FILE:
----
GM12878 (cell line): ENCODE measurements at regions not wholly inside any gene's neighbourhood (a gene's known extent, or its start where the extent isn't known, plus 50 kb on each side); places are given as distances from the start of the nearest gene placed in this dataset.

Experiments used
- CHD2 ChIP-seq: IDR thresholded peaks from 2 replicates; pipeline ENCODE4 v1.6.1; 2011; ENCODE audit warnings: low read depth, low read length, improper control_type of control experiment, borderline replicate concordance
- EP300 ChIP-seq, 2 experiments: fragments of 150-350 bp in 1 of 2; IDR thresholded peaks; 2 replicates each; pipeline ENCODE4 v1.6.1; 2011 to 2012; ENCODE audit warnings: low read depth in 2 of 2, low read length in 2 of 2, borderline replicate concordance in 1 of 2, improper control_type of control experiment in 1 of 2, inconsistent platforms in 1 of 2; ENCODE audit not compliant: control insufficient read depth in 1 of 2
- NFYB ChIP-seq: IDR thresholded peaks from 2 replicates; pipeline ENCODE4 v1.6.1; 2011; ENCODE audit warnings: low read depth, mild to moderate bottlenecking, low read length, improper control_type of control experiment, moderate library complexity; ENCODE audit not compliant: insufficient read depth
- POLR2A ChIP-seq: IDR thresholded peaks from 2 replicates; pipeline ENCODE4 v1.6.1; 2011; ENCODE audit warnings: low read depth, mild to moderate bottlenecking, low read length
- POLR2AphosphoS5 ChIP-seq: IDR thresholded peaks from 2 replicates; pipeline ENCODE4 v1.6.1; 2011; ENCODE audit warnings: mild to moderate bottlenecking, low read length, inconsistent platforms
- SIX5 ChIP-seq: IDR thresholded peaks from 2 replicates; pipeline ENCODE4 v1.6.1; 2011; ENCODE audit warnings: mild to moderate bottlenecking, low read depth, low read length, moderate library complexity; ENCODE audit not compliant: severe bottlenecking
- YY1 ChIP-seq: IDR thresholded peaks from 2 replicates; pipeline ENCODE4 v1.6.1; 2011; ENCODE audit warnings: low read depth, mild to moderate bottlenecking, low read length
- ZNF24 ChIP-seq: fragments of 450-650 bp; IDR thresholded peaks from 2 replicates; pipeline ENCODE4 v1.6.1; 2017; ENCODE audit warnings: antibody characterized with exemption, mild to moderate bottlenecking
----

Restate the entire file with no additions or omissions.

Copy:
GM12878 (cell line): ENCODE measurements at regions not wholly inside any gene's neighbourhood (a gene's known extent, or its start where the extent isn't known, plus 50 kb on each side); places are given as distances from the start of the nearest gene placed in this dataset.

Experiments used
- CHD2 ChIP-seq: IDR thresholded peaks from 2 replicates; pipeline ENCODE4 v1.6.1; 2011; ENCODE audit warnings: low read depth, low read length, improper control_type of control experiment, borderline replicate concordance
- EP300 ChIP-seq, 2 experiments: fragments of 150-350 bp in 1 of 2; IDR thresholded peaks; 2 replicates each; pipeline ENCODE4 v1.6.1; 2011 to 2012; ENCODE audit warnings: low read depth in 2 of 2, low read length in 2 of 2, borderline replicate concordance in 1 of 2, improper control_type of control experiment in 1 of 2, inconsistent platforms in 1 of 2; ENCODE audit not compliant: control insufficient read depth in 1 of 2
- NFYB ChIP-seq: IDR thresholded peaks from 2 replicates; pipeline ENCODE4 v1.6.1; 2011; ENCODE audit warnings: low read depth, mild to moderate bottlenecking, low read length, improper control_type of control experiment, moderate library complexity; ENCODE audit not compliant: insufficient read depth
- POLR2A ChIP-seq: IDR thresholded peaks from 2 replicates; pipeline ENCODE4 v1.6.1; 2011; ENCODE audit warnings: low read depth, mild to moderate bottlenecking, low read length
- POLR2AphosphoS5 ChIP-seq: IDR thresholded peaks from 2 replicates; pipeline ENCODE4 v1.6.1; 2011; ENCODE audit warnings: mild to moderate bottlenecking, low read length, inconsistent platforms
- SIX5 ChIP-seq: IDR thresholded peaks from 2 replicates; pipeline ENCODE4 v1.6.1; 2011; ENCODE audit warnings: mild to moderate bottlenecking, low read depth, low read length, moderate library complexity; ENCODE audit not compliant: severe bottlenecking
- YY1 ChIP-seq: IDR thresholded peaks from 2 replicates; pipeline ENCODE4 v1.6.1; 2011; ENCODE audit warnings: low read depth, mild to moderate bottlenecking, low read length
- ZNF24 ChIP-seq: fragments of 450-650 bp; IDR thresholded peaks from 2 replicates; pipeline ENCODE4 v1.6.1; 2017; ENCODE audit warnings: antibody characterized with exemption, mild to moderate bottlenecking